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It used to be that home buying was regarded as the "adulting" step that came after marriage and before family. Today, not so much. Single buyers are gaining in number on couples in the home buying market. Currently, single men represent 9 percent of home purchasers, while single women represent the second-largest segment of home buyers in the U.S., having accounted for roughly 15-20 percent of all home purchases in recent years.

What is interesting about this impressive and growing purchasing power is that as single borrowers, according to a new study by the Urban Institute, women overall are better at paying their mortgages than men. As a gender, they default less frequently on their loans despite facing payments that typically represent a larger percentage of their incomes than other home buyers. With this better payment record, the study concludes that the current evaluation process could be fairer in how it treats all applications.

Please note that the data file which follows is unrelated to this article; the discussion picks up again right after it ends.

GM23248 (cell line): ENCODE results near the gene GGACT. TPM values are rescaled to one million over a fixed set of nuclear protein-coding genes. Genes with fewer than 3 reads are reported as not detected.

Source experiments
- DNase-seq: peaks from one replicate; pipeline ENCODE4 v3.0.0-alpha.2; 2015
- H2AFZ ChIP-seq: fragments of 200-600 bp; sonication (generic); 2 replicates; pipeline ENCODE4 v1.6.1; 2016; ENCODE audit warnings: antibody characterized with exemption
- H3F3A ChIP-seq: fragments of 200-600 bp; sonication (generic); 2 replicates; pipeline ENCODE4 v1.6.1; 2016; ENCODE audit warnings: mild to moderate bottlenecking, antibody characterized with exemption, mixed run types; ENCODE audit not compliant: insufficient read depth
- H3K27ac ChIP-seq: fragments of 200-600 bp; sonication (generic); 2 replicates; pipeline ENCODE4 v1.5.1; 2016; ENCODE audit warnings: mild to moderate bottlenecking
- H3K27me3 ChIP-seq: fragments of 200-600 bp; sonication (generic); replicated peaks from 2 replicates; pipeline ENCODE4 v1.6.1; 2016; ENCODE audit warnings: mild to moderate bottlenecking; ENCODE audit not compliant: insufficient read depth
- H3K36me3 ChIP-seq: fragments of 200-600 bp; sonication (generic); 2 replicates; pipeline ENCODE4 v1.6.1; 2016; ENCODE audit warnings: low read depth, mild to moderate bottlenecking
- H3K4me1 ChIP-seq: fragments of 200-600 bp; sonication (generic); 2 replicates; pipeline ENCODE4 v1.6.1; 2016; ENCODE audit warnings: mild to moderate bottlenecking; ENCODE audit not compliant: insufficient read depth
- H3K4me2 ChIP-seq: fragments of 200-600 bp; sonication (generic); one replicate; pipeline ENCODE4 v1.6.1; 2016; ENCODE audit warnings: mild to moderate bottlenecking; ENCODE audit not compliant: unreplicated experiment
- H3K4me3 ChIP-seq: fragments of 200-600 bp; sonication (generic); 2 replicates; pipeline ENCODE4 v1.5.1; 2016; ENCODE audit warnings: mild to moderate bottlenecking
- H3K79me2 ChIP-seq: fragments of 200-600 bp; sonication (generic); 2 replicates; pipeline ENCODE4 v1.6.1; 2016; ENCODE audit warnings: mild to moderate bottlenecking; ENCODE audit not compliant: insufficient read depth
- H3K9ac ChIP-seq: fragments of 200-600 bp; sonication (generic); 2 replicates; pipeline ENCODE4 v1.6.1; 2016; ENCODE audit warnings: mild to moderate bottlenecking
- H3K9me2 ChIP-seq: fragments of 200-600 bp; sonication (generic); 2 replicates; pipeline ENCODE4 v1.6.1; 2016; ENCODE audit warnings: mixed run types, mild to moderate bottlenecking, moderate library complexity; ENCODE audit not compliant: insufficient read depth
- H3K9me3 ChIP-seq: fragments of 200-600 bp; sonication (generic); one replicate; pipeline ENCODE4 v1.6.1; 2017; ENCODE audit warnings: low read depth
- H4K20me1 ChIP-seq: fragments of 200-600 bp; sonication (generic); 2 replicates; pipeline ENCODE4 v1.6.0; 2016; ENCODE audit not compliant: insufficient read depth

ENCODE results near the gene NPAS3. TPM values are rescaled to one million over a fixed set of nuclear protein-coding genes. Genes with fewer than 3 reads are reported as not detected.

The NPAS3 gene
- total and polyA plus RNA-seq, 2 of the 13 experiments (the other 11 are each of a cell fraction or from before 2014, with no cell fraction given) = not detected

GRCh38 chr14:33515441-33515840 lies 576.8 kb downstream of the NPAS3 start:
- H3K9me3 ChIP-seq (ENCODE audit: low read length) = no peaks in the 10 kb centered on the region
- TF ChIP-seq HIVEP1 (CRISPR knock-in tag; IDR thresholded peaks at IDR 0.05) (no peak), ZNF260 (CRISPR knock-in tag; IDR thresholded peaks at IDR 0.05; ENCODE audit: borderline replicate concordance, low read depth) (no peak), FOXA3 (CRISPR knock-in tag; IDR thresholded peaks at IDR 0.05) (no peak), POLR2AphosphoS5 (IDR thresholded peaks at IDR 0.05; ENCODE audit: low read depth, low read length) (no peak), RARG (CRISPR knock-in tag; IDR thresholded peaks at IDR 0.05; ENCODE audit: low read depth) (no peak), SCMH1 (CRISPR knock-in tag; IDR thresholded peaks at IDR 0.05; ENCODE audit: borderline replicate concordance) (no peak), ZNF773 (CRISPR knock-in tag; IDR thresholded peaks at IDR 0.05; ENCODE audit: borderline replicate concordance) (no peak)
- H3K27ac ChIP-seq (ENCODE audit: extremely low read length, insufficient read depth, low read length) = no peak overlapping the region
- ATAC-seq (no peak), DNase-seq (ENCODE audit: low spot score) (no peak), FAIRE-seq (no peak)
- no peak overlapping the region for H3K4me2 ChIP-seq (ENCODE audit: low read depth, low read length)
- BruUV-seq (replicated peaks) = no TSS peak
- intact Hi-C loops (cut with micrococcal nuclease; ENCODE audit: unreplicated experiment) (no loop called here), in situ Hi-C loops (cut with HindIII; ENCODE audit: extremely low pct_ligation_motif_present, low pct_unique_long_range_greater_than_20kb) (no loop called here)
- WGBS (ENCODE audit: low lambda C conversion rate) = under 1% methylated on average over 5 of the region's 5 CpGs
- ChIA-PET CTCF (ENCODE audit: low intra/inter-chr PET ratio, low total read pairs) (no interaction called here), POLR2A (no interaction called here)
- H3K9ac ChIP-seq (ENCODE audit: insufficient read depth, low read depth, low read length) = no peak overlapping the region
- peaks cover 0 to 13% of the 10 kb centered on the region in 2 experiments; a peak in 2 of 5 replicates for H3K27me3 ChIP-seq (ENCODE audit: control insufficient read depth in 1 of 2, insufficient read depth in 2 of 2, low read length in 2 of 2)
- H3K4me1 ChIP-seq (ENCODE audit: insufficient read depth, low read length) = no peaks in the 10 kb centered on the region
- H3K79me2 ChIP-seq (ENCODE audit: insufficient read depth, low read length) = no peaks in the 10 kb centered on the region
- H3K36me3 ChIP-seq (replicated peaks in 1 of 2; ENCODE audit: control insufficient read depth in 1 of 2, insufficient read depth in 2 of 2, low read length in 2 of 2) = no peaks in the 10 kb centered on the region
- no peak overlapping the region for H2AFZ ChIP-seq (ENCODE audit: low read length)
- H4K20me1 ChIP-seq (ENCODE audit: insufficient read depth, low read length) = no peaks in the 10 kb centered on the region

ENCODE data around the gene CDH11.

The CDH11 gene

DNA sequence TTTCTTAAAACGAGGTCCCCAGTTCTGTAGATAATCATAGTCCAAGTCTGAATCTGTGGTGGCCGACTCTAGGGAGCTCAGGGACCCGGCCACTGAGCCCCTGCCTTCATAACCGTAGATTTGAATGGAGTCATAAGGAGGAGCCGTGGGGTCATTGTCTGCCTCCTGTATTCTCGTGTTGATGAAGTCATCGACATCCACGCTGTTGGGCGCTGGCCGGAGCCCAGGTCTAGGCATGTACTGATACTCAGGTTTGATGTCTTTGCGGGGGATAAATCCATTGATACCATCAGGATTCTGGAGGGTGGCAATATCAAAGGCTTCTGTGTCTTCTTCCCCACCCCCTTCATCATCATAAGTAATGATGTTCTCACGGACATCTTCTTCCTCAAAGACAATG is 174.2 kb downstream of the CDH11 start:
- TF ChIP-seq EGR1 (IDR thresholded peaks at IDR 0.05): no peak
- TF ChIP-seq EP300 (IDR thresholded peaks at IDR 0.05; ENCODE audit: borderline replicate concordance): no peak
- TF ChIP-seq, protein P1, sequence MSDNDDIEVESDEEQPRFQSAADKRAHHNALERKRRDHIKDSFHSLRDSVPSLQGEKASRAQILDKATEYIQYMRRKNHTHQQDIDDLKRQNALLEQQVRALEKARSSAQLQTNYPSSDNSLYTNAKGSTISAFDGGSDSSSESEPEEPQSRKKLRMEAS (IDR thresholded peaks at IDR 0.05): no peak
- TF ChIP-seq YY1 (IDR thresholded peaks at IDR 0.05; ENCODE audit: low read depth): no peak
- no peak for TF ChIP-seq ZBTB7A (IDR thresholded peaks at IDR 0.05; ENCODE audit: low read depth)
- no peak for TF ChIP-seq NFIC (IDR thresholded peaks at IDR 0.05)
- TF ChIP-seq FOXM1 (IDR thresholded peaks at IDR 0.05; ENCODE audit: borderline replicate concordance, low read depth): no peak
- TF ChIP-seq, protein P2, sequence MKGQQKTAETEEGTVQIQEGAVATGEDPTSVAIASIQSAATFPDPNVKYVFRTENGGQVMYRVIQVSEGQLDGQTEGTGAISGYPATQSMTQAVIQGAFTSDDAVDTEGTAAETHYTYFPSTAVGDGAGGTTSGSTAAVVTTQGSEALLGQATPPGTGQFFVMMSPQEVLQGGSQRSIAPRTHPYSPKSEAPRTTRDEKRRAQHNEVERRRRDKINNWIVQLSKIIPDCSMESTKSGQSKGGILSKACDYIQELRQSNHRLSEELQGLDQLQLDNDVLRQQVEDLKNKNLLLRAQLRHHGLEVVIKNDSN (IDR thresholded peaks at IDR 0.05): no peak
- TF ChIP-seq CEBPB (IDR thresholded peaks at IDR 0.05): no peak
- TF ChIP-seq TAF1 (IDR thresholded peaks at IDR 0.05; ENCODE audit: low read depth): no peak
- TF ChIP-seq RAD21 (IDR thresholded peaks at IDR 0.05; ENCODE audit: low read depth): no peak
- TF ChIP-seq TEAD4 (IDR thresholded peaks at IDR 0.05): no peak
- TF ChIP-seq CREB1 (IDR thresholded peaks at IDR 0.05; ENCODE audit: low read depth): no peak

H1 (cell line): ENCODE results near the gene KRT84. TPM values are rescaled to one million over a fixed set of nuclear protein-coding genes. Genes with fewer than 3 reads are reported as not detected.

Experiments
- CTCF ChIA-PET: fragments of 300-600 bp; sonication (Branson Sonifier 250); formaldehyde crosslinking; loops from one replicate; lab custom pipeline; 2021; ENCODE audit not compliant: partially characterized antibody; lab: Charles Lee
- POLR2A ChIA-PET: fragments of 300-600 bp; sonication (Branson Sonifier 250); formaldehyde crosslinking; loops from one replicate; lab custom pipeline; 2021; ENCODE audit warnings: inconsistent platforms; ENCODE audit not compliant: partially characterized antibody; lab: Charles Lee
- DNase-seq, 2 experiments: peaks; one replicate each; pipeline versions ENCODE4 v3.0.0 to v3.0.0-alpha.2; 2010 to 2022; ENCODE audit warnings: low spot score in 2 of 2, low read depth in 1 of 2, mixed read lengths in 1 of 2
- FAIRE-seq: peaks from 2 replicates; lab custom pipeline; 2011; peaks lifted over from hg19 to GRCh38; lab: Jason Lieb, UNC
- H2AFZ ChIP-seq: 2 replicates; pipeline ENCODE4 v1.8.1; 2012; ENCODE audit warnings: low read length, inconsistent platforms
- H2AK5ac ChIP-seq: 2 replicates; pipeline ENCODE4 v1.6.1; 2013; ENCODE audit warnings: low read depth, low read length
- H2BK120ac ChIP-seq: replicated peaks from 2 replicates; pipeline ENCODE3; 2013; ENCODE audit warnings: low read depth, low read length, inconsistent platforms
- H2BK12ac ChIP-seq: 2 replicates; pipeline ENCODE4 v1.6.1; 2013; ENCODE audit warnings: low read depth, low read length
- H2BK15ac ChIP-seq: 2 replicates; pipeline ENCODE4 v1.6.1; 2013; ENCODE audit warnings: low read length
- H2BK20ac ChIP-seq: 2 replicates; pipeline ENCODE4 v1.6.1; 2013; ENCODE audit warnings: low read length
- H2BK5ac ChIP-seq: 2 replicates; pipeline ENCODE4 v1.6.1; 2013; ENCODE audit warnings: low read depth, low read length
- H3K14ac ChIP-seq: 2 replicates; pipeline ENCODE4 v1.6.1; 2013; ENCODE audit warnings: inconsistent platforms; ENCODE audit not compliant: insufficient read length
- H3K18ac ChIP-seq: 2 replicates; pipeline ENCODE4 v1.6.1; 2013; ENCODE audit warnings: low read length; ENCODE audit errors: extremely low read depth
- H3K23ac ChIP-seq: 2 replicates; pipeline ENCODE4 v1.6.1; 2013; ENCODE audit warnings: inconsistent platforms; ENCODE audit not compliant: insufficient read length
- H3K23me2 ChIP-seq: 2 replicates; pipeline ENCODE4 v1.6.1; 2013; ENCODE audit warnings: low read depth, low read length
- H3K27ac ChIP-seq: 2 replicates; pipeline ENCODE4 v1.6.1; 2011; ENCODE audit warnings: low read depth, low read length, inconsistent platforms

An Overlooked Opportunity

While the housing industry may want to start reevaluating how it assesses a borrower's credit risk overall, borrowers can also be more proactive. Female and male borrowers alike have a great opportunity to learn more about loan programs that already exist for lower income clients, even if they have weaker credit scores. From FHA and VA loans to the Home Ready Program from Fannie Mae and Freddie Mac's Home Possible and Your Path programs, less expensive options exist. There are also many local programs taht can cimilarly be of benefit since they target homeownership in low-income areas with attractive mortgage terms.

Being More aware of options is a good first move toward achieving homeownership. For female borrowers - especially single women - finding the right mortgage program can help build equity more easily, reduce financial strain on their households, and convert even more of them into homeowners.